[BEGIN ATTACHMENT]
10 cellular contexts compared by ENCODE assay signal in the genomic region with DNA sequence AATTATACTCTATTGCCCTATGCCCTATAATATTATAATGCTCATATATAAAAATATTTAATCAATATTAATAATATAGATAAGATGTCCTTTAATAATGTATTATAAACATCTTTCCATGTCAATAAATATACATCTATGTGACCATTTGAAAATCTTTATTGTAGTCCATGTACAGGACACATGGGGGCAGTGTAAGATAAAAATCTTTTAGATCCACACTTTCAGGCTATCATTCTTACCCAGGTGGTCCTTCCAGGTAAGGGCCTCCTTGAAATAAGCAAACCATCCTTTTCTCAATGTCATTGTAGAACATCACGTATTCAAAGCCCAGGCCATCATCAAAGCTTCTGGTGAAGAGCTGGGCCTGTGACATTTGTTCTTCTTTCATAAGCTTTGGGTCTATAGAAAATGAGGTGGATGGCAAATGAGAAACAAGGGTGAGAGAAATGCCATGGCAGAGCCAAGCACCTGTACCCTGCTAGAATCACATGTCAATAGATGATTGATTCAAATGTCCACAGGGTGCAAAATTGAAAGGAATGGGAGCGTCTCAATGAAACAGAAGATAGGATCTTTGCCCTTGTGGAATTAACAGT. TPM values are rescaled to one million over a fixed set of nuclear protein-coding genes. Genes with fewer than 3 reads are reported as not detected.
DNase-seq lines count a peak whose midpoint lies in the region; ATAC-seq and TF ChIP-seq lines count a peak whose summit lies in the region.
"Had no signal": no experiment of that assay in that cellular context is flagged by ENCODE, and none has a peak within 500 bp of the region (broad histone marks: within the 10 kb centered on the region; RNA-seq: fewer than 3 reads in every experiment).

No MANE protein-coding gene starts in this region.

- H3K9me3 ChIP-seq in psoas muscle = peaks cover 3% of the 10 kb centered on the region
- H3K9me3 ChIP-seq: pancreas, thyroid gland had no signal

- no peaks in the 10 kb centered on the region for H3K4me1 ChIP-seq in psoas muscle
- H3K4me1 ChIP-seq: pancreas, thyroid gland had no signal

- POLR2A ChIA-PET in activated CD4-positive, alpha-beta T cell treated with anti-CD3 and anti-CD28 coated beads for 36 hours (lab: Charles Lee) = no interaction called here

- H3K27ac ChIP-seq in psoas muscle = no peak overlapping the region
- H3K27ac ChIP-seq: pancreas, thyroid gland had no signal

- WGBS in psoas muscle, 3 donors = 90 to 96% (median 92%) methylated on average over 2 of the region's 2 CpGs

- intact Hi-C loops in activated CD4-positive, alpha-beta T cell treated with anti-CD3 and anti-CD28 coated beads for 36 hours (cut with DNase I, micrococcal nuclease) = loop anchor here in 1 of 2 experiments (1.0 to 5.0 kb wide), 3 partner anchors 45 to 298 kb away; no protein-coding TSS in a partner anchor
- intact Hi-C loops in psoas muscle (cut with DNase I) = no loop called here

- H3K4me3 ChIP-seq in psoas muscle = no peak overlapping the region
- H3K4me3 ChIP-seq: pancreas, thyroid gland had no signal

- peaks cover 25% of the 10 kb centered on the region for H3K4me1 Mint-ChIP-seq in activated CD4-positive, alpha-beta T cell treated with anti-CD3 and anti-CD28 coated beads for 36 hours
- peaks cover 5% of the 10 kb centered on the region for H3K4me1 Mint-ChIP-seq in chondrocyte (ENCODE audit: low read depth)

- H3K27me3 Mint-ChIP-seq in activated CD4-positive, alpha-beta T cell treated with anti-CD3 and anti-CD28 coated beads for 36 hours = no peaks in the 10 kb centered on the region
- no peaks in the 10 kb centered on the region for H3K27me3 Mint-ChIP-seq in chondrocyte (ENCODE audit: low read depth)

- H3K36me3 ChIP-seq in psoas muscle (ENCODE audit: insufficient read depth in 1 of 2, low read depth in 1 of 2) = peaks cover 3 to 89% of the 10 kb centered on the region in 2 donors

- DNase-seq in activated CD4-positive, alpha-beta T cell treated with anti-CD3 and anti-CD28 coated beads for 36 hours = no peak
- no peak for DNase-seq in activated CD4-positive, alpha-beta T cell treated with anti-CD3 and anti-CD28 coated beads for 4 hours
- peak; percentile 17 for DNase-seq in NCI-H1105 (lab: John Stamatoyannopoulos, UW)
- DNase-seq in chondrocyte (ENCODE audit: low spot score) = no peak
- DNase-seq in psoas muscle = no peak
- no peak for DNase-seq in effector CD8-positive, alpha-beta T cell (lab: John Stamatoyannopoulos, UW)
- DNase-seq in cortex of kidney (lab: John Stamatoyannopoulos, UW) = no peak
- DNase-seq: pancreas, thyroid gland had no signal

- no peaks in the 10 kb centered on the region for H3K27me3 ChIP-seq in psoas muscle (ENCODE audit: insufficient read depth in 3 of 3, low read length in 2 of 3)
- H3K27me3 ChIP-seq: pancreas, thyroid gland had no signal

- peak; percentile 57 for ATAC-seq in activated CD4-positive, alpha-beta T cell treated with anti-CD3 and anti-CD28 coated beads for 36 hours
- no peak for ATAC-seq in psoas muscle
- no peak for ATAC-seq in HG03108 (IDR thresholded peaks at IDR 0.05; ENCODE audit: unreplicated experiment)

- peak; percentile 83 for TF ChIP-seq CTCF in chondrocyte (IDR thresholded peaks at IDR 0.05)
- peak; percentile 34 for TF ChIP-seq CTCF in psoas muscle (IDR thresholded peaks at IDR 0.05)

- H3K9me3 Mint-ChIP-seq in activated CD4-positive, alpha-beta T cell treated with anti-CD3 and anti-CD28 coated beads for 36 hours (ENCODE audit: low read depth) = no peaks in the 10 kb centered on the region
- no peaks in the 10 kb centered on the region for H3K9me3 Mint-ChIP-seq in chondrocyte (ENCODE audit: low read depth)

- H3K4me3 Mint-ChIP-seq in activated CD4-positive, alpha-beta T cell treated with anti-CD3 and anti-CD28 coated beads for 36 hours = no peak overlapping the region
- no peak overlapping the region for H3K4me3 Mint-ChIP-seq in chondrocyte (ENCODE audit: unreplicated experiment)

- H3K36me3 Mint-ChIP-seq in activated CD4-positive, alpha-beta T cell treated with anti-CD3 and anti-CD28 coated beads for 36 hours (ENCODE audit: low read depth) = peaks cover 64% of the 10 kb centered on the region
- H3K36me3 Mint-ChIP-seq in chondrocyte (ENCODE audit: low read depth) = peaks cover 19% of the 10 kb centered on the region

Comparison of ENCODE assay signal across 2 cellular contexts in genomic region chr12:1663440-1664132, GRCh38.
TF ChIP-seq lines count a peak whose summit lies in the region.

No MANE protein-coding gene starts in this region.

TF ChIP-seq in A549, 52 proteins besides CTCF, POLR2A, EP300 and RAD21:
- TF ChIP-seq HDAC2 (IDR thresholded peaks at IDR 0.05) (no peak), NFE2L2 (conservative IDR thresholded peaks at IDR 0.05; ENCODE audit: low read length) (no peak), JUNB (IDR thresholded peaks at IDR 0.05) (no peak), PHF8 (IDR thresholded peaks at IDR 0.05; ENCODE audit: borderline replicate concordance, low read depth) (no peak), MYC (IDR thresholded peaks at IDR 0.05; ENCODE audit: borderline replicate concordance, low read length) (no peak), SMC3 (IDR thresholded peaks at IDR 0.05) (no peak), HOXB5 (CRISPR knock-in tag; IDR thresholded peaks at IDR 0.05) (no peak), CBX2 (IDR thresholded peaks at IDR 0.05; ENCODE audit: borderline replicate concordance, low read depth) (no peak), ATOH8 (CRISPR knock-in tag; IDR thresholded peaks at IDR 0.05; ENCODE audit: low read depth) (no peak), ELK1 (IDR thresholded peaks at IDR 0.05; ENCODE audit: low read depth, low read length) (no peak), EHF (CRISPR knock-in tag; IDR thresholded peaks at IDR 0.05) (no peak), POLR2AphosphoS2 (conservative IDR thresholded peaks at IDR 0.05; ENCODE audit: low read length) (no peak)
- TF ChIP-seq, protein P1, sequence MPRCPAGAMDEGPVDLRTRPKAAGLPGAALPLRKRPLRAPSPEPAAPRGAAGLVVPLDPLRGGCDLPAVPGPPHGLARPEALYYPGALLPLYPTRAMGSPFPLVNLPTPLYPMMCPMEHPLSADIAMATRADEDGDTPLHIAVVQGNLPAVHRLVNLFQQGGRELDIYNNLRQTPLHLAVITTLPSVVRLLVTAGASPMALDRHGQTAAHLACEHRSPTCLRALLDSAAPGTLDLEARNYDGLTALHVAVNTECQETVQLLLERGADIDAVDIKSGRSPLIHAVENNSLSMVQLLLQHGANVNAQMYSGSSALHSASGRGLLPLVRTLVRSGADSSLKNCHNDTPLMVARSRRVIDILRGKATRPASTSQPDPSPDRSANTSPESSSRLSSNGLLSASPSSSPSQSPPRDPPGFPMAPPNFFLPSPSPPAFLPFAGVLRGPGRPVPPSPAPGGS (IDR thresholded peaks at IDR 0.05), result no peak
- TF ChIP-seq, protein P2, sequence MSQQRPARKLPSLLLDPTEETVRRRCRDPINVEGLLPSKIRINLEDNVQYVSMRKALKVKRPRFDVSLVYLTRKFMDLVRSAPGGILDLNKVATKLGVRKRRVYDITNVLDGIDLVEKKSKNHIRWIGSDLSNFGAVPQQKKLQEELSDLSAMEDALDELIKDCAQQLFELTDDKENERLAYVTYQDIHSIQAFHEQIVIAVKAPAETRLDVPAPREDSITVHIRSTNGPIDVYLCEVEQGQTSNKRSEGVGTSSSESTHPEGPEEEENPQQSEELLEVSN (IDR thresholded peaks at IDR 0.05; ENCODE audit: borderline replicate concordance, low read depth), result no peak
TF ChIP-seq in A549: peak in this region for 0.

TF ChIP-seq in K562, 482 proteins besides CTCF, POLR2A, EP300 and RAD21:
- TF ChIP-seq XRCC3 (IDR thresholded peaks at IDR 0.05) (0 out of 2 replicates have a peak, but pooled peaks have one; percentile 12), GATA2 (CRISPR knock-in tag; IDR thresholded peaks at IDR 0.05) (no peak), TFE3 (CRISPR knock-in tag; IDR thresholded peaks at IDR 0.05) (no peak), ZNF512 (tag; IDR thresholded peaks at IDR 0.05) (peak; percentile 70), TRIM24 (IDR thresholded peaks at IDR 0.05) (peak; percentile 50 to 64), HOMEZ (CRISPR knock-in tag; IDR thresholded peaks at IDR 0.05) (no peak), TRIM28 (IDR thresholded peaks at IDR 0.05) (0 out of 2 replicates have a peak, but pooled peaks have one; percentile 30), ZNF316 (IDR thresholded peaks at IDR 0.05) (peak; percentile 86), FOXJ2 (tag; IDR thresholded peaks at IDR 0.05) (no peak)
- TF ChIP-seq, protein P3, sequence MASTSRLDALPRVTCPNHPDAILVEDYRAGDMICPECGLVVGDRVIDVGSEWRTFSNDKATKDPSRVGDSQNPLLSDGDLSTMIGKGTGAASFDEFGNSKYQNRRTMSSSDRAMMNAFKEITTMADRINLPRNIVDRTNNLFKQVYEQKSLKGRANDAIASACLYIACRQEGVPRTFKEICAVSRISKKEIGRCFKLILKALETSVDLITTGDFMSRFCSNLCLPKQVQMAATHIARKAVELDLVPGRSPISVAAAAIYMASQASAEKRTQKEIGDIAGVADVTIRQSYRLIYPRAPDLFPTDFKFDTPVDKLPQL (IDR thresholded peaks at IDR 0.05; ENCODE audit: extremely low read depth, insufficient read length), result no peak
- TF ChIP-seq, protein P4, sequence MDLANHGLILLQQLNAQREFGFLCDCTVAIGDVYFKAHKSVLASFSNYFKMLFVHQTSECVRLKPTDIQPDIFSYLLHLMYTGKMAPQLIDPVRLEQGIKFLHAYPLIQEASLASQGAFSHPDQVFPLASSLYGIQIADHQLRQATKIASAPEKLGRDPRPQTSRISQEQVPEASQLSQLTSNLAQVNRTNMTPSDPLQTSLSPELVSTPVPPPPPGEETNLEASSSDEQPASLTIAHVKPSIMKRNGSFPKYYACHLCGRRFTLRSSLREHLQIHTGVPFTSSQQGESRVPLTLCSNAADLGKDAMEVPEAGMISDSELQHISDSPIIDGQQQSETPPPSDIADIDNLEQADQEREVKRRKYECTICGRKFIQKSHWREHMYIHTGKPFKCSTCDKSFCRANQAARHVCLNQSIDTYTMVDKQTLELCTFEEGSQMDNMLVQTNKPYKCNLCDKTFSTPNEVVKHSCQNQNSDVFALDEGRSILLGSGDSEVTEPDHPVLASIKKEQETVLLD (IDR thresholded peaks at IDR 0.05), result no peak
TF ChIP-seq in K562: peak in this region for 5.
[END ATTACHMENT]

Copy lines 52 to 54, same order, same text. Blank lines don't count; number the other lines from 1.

- TF ChIP-seq XRCC3 (IDR thresholded peaks at IDR 0.05) (0 out of 2 replicates have a peak, but pooled peaks have one; percentile 12), GATA2 (CRISPR knock-in tag; IDR thresholded peaks at IDR 0.05) (no peak), TFE3 (CRISPR knock-in tag; IDR thresholded peaks at IDR 0.05) (no peak), ZNF512 (tag; IDR thresholded peaks at IDR 0.05) (peak; percentile 70), TRIM24 (IDR thresholded peaks at IDR 0.05) (peak; percentile 50 to 64), HOMEZ (CRISPR knock-in tag; IDR thresholded peaks at IDR 0.05) (no peak), TRIM28 (IDR thresholded peaks at IDR 0.05) (0 out of 2 replicates have a peak, but pooled peaks have one; percentile 30), ZNF316 (IDR thresholded peaks at IDR 0.05) (peak; percentile 86), FOXJ2 (tag; IDR thresholded peaks at IDR 0.05) (no peak)
- TF ChIP-seq, protein P3, sequence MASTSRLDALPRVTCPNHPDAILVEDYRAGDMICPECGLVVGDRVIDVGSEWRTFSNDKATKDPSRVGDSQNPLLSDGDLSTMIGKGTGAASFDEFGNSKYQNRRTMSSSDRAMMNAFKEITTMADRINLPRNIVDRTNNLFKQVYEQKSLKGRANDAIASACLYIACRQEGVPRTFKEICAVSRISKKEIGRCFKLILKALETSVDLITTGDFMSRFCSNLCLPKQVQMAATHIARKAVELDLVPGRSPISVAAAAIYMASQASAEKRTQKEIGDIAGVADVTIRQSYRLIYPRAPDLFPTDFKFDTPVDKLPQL (IDR thresholded peaks at IDR 0.05; ENCODE audit: extremely low read depth, insufficient read length), result no peak
- TF ChIP-seq, protein P4, sequence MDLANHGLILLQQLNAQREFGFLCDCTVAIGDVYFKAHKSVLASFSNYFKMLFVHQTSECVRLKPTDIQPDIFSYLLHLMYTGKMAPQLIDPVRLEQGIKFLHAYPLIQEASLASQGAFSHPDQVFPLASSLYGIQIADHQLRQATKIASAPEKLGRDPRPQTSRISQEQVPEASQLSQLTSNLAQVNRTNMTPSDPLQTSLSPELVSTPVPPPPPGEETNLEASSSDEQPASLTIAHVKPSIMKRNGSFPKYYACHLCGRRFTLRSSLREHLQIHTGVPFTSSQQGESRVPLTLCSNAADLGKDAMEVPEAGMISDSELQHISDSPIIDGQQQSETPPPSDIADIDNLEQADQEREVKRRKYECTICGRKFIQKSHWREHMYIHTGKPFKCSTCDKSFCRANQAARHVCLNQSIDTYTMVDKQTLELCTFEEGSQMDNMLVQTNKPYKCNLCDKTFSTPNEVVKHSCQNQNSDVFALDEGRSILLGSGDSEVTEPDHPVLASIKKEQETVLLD (IDR thresholded peaks at IDR 0.05), result no peak